If you want to use this site please update your browser!
19.10.2020

Ny Carlsberg Glyptotek, Copenhagen

Ny Carlsberg Glyptotek commonly known simply as glyptotek, is an art museum in Copenhagen, Denmark. The collection is based on the personal collection of Carl Jacobsen (1842-1914), son of the founder of Carlsberg Brewery.

Primarily a museum sculpture, as stated in the title, the coordinating center of the museum is an ancient sculpture of ancient cultures throughout the Mediterranean , including Egypt, Rome and Greece, as well as more modern sculptures, such as the collection of Auguste Rodin "with works considered most important outside of France . However, the museum is also known for its collection of paintings, which includes an extensive collection of French Impressionists and Postimpressionists, as well as Danish Golden Age paintings.

The French collection includes works by artists such as Jacques Louis David, Monet, Pissarro, Renoir, Degas and Cézanne, as well as works by post-impressionists such as Van Gogh, Toulouse-Lautrec and Bonnard. The museum's collection includes all bronze sculptures of the Degas, including a series of dancers. Numerous works by the Norwegian-Danish sculptor Stephan Siding are prominent in various sections of the museum.

Carl Jacobsen was a devoted art collector. He was especially interested in ancient art, but over the years he also acquired a significant collection of French and Danish sculptures. When his private villa was enlarged in 1882 with a winter garden, sculptures soon exceeded the number of plants in it. In the same year, the collection was opened to the public. In subsequent years, the museum expanded several times to meet the need for more space for its ever-growing collections. In 1885, his "house-museum" grew to 19 galleries, the first 14 of which were designed by Wilhelm Dahlerup and Huck Kampmann built the last four as well as renovated the winter garden.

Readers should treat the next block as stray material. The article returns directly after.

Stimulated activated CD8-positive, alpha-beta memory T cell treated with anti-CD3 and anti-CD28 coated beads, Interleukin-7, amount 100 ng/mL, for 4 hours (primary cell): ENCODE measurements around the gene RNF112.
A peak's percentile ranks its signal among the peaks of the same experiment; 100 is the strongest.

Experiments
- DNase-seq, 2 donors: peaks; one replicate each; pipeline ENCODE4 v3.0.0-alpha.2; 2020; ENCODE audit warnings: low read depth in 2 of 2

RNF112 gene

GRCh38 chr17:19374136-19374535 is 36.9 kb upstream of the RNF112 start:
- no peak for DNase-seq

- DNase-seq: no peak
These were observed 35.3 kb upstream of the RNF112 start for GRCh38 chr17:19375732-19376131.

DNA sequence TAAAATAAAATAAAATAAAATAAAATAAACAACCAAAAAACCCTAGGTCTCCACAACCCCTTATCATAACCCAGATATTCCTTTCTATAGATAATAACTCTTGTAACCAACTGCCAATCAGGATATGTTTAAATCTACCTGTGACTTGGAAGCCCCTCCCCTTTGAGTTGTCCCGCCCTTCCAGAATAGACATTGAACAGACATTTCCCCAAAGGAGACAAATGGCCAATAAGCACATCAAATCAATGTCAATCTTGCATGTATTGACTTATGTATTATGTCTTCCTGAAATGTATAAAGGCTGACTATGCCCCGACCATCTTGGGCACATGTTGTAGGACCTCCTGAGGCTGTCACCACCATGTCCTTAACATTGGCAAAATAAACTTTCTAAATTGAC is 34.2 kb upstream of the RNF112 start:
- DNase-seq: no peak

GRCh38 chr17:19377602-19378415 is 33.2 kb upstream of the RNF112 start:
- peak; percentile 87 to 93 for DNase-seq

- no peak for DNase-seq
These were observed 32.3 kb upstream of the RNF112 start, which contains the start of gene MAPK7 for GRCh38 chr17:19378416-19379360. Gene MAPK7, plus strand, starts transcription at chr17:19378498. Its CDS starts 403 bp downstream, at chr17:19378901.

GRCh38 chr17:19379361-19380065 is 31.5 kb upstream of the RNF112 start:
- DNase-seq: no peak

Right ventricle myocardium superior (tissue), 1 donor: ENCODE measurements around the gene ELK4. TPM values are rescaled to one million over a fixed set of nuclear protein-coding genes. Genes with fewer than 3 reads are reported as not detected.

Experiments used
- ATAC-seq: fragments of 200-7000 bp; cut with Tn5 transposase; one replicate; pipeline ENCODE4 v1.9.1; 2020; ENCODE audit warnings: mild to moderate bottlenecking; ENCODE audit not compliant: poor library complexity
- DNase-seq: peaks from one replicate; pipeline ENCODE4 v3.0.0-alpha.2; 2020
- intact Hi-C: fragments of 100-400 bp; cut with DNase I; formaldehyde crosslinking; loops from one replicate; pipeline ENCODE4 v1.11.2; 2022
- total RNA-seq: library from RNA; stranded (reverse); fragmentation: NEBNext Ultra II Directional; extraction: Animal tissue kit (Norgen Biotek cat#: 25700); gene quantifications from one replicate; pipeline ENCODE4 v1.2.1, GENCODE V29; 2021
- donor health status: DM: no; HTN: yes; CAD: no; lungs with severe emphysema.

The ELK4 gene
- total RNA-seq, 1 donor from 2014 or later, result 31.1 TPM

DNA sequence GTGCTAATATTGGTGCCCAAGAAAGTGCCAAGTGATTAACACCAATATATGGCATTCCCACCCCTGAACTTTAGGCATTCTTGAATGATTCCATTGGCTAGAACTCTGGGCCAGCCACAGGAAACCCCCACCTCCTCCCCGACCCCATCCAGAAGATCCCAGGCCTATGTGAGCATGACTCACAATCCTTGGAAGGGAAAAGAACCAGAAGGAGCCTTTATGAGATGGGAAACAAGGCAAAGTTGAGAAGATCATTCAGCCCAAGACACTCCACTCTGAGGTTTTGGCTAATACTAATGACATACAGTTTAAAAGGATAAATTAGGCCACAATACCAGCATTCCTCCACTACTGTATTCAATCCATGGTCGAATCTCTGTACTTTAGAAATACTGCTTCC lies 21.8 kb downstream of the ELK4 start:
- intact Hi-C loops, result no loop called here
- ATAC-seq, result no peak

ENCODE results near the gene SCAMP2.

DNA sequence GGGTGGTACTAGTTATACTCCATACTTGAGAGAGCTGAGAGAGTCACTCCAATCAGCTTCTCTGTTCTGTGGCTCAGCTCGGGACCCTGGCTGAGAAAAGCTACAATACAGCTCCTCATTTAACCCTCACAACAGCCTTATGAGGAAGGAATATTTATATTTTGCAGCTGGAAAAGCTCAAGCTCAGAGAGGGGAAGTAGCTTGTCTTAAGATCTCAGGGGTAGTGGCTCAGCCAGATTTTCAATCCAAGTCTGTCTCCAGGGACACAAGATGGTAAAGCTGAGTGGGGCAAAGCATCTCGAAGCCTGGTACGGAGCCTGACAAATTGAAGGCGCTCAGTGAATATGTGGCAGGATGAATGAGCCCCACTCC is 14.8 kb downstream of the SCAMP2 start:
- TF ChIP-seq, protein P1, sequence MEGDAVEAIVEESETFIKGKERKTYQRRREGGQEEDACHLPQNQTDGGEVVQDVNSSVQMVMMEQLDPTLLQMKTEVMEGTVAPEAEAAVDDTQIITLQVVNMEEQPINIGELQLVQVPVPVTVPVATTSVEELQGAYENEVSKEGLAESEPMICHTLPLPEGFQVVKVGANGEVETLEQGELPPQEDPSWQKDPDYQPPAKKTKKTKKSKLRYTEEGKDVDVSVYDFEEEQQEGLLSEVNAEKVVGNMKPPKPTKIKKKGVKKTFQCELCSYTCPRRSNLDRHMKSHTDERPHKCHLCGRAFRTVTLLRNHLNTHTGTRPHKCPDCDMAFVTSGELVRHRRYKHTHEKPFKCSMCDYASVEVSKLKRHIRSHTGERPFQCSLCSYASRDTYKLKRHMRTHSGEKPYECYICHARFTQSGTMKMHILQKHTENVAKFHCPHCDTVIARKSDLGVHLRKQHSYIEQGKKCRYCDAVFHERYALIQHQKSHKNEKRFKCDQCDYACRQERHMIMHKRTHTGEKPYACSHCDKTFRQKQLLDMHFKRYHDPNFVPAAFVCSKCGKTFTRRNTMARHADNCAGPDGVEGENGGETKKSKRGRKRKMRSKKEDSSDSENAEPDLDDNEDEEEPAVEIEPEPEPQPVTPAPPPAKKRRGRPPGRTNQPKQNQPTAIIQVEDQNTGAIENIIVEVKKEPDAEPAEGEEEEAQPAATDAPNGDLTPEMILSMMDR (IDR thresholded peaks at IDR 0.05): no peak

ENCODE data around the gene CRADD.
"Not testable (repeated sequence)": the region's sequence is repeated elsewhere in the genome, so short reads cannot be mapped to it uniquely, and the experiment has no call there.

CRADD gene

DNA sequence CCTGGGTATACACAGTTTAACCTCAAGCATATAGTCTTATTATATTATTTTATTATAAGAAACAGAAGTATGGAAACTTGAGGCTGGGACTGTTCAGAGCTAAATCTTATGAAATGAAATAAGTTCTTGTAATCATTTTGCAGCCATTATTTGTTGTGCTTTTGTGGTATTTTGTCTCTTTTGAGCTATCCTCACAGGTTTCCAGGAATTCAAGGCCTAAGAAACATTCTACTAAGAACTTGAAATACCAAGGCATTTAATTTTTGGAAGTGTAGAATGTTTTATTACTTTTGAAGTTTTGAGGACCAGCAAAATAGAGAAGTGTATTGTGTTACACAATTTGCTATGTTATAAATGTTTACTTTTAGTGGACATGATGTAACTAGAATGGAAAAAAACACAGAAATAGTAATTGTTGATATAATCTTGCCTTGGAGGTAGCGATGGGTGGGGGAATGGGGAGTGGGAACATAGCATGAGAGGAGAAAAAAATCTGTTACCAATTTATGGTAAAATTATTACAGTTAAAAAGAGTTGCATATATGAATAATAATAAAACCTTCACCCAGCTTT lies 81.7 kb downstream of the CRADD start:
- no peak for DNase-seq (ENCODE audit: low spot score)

Despite the numerous annexes, it finally became clear that the existing premises were not suitable and that a new building was needed. On March 8, 1888, Carl Jacobsen donated his collection to the Danish state and the city of Copenhagen on the condition that they provided a suitable building for its exhibition. Copenhagen's old fortifications were recently abandoned and a place on the ravelin outside the Holkes Bastion in the West Wall of the city, south of the Tivoli Gardens founded in 1843, was chosen. Jacobsen was dissatisfied with the location, which in his opinion was too far from the city center, and he also had doubts about the proximity of Tivoli, which he considered ordinary. Instead, he wanted to build a building on the new city hall square under construction, but eventually agreed.

It was Carl Jacobsen, who chose the name for the museum, inspired by Ludwig I "s Glyptothek in Munich, and Wilhelm Dalerap as the architect for the task. The moat was filled around RADAN and the new museum opened first on May 1, 1897. First included only a modern collection of Jacobsen with the French and Danish works since the 18th century.

In January 1899, Carl Jacobsen gave the museum his collection of ancient art, which required its expansion. It was designed by Huck Kampmann, while Dachlerup designed the winter garden, which connected the new wing to the old building. It was opened in 1906.

In 1996, the museum was expanded again, this time with the filling of one of his yards designed by Henning Larsen. In 2006, the building was a major reconstruction under the direction of Danish architects Dissing + Weitling and Bonde Ljungar Arkitekter MAA.

Architecture 

A building often stands out for its elegance and the synthesis it creates with works of art.

Dahlerup wing, the oldest part of the museum, is a generous historicism of the building. The facade is red brick with polished granite columns in the Venetian Renaissance style. It preserves French and Danish collections.